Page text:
Women: ruling Hallowe’en since forever

A little thing for Halloween by me for the brillian Women are Boring blog

womenareboring

Where our witches at? Women Are Boring is donning its Hallowe’en hat for the weekend and getting SPOOKY. This piece, by Dr. Lucy Ryder, is the first in our two-part Hallowe’en series (the second is coming on Monday). Read on and learn all about where Hallowe’en originated, and how women have always been central to the festival.

10665389_10152821527398838_3608783368422652392_n We love you, Lisa Simpson

Where does Hallowe’en come from?

Hallowe’en is one of most secular of religious festivals, and possibly the most misunderstood. Deriving from the considerably more ancient Samhain (first recorded in the Irish tale Tochmarc Emire meaning ‘When the summer goes to rest”) the current fright night we now experience is a long way from its very ancient, but decidedly muddled, origins.

From an archaeological viewpoint, the period around Samhain (stretching from 31st October to, in some traditions, November 2nd) is difficult but not impossible to trace for the landscape…

View original post 1,521 more words

Advertisements

Who you gonna call…

image

I’ve tended to shy away from ghosts within my landscape/folklore/archaeology research (with the obvious exception of the ‘haunting’ of Jacob Seley, which can be found here). This is not through lack of interest, more due to the fact that it is a pretty emotive subject.
Unlike tales of pixies, giants, and demons, the belief in ghosts (or lack of it) is not something that can always be approached objectivity, and in many cases belief, or the need to believe, in the existence of ghosts are tied up in personal experiences of loss and bereavement. By questioning validity takes away the needed link to a love one. Equally, by following up on stories could reflect back to a real person and/or tragic event.
Though the collection and mapping of folkloric stories across the South West of England I came across a number of visual places in the landscape held stories relating to ghostly occurrences (and I’m not referring to ‘sightings’ of famous and historical figures), but I’ve always been avoided further analysis of them. I think the reason comes from a personal observation of the danger of forgetting the people in the stories told (and I’m changing/omitting the names and location deliberately in this next paragraph).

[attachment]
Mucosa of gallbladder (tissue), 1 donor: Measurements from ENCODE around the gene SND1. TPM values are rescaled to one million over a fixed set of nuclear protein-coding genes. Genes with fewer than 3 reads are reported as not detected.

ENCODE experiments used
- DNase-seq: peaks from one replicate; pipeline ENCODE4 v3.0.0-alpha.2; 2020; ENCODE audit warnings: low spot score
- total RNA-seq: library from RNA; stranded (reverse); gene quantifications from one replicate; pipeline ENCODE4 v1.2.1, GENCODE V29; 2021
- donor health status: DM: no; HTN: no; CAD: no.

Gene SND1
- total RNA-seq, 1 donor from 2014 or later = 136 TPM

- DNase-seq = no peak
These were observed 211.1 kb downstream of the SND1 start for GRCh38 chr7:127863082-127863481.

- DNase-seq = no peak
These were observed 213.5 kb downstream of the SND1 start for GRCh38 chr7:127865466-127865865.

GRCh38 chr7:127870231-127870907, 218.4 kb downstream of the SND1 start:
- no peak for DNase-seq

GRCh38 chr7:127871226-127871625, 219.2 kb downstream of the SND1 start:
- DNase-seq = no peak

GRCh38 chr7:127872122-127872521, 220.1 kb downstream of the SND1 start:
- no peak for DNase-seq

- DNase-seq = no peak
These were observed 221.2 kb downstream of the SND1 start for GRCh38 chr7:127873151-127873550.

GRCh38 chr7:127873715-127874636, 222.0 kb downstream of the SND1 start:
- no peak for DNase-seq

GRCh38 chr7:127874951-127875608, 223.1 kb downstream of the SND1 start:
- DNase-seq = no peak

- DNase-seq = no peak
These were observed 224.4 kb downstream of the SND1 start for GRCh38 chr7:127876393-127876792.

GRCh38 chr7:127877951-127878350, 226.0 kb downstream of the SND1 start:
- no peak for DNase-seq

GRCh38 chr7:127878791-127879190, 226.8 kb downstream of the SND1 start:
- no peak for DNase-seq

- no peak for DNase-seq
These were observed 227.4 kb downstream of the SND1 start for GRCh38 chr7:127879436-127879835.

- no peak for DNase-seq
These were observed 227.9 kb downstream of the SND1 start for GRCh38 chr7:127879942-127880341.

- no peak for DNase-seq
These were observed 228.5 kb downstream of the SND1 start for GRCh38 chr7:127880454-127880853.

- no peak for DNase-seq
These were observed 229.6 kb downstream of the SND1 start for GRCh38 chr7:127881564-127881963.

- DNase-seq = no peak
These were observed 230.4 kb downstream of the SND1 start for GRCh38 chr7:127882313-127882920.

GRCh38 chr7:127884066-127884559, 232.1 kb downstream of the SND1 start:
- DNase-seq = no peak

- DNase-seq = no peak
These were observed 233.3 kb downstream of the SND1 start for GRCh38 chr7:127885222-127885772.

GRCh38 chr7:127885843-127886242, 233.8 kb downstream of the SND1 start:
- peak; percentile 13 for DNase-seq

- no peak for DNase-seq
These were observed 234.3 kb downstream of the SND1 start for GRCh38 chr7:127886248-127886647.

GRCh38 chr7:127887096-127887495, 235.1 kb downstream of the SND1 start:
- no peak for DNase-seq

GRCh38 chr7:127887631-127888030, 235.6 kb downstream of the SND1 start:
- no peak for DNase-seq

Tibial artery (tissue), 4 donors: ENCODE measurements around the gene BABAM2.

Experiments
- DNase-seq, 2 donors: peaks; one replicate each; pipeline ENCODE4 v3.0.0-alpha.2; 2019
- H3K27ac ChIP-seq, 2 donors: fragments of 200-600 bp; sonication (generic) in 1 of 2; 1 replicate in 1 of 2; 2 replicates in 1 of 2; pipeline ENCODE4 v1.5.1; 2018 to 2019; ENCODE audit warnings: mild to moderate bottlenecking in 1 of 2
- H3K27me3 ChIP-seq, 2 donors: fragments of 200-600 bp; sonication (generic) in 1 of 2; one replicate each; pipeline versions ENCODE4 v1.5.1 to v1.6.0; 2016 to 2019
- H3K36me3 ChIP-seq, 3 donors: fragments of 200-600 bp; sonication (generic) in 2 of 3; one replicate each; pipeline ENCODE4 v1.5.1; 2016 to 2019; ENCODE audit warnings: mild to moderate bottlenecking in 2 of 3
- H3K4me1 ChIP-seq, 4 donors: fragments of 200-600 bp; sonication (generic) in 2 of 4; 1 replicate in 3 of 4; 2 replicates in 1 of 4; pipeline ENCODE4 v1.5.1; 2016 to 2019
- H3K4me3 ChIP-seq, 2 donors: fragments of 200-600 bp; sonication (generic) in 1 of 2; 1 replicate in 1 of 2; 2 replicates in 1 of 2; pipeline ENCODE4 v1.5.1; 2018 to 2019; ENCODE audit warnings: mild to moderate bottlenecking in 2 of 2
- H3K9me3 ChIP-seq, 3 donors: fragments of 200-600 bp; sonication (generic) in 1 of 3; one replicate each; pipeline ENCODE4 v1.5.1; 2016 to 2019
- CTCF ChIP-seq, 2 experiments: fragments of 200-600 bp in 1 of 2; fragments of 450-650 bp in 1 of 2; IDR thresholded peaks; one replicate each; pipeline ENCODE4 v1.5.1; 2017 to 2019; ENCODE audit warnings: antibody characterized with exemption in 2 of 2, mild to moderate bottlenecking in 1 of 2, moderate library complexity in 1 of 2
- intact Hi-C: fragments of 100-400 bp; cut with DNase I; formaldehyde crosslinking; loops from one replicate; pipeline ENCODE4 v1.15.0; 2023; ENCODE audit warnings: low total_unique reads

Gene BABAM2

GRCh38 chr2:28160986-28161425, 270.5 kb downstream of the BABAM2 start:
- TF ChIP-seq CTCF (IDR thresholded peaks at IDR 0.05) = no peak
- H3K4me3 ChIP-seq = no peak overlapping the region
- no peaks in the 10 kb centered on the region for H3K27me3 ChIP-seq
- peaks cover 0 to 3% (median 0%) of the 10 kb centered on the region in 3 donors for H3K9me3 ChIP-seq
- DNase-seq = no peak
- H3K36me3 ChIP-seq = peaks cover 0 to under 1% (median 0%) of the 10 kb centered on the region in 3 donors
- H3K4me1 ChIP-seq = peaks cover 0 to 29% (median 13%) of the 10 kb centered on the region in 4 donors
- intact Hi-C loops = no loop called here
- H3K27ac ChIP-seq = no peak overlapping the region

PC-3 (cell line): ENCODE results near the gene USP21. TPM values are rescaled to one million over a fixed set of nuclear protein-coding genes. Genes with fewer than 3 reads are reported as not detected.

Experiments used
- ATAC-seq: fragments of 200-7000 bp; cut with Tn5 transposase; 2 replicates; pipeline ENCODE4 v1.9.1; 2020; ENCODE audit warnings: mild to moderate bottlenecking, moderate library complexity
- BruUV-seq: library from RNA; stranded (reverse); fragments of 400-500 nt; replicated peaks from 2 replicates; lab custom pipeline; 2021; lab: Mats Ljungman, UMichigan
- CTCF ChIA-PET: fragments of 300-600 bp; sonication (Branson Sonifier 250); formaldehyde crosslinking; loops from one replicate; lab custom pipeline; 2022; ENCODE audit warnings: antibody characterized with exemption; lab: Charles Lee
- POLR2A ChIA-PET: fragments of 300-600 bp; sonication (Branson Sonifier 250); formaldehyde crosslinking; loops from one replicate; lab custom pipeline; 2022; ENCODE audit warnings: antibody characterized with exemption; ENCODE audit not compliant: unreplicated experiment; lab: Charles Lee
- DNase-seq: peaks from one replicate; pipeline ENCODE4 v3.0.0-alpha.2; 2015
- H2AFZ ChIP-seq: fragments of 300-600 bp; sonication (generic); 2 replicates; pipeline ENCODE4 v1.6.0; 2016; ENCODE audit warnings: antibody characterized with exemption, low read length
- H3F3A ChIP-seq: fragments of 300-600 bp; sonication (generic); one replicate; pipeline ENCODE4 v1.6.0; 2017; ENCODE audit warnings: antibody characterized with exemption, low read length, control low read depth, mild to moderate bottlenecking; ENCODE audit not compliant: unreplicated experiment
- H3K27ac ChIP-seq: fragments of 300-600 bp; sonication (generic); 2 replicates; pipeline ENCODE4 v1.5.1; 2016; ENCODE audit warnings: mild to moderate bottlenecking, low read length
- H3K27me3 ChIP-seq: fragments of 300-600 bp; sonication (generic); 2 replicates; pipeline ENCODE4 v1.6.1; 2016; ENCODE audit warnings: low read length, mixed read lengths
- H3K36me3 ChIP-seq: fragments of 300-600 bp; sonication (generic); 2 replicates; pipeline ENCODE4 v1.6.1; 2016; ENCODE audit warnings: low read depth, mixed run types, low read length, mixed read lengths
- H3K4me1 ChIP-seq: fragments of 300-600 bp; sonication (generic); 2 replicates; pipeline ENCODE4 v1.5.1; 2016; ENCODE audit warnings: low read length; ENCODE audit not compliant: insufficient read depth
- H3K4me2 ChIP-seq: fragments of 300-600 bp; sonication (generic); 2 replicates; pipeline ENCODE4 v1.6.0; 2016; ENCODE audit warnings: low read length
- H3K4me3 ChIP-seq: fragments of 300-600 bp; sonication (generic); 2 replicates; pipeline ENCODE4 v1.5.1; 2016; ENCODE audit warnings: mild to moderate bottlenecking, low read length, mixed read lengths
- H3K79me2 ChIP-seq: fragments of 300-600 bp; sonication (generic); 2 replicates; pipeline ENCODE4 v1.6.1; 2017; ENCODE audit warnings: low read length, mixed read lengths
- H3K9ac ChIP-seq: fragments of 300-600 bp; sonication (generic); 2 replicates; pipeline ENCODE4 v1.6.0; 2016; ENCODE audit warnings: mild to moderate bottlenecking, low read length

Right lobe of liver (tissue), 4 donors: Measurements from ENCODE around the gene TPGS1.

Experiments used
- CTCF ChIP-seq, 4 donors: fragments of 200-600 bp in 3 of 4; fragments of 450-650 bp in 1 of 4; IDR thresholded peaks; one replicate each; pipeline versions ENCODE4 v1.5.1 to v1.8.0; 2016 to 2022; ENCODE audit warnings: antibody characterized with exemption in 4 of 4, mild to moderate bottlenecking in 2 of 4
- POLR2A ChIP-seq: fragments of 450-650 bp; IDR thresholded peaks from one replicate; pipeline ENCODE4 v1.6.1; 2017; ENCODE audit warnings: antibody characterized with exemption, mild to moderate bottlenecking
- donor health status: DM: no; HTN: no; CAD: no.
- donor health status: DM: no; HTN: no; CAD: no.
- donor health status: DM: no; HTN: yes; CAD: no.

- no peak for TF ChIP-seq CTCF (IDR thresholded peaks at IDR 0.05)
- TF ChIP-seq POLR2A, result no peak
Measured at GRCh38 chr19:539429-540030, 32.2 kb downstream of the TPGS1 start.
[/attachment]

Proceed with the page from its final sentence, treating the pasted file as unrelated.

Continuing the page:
A number of years ago there was an investigation of a haunting of a house next to a relative of mine.
Their new neighbours were experiencing supposedly ghostly interactions with the former occupant of the house who had passed away about 6 months before.
They described in detail the appearance and mannerisms, and suggested the activities were strongest in particular locations that reflected the habits of the person when alive.
A team of investigators arrived, and subsequently published the account in a book on regional ghost stories.

Consequently, and perhaps inevitably, despite changing the name, the details listed relating to the location and suggested haunter were such that a family member of the ‘ghost’ ended up finding out and recognising their loved one. Obviously, to find a relative is supposed to be haunting your childhood home is not something I think anyone wishes to know.

So, as I think a semiconscious result of this, I’ve deliberately avoided working in this area, and edged around the ghost stories in my database. That is until recently. Maybe my reputation as “the girl who talks about fairies” means that I appear more approachable, but I have been asked to undertake archaeological and landscape investigations a number of supposedly haunted buildings or places.

I’ve not been asked to prove or disprove the existence of ghosts, let me make that clear, nor am I undertaking any ‘ghost hunting’ of my own (I’ll leave that to those with the specialism and the fancy equipment!). But through documentary and map evidence, and clues in the landscape I have tried to piece together the background to a location, and suggest a reason for the story to occur and be tied in a place. In one case I was asked to research the siting of a school, and from a landscape perspective overlaying the modern building on to old maps, and discussing what is now a built up area before the urban spread, was fascinating. For another, I actually had a name to work with, and finding reference to it in the archives in the right place did come as a bit of a suprise!

That said, it could be argued it merely a straightforward piece of landscape research; being pragmatic by nature, it’s certainly the best way to approach it, and how I conducted it. But I’m conscious of the ethical issues relating to something that could uncover real people, and real tragedies, misremembered and the context lost and forgotten. After all, as Prof. Tolkien wrote “And some things that should not have been forgotten were lost. History became legend. Legend became myth…”

I’m continuing to look into the stories as a little distration from my normal day job and research, but fully aware of the veritable minefield of issues that come from it. Maybe I’m being over cautious, but I’m probably going to stick with pixies and petrification myths in the long term. After all, the likelihood of upsetting someone by investing fairy activities is much less likely than that of a tale of hauntings.